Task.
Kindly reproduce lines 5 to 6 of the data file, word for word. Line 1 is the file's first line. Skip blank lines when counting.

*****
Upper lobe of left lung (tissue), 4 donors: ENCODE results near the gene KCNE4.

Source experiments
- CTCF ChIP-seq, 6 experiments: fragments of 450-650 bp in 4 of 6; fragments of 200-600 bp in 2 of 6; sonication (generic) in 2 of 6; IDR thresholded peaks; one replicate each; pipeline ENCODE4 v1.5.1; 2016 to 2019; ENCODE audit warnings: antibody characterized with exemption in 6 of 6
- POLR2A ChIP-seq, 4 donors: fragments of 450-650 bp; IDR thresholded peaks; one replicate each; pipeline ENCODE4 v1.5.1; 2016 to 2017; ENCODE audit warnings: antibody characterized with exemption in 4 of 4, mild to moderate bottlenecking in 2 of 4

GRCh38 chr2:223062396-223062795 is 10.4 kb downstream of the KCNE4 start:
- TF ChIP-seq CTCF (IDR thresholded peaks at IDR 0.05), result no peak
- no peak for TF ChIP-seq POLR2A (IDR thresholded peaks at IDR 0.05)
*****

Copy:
GRCh38 chr2:223062396-223062795 is 10.4 kb downstream of the KCNE4 start:
- TF ChIP-seq CTCF (IDR thresholded peaks at IDR 0.05), result no peak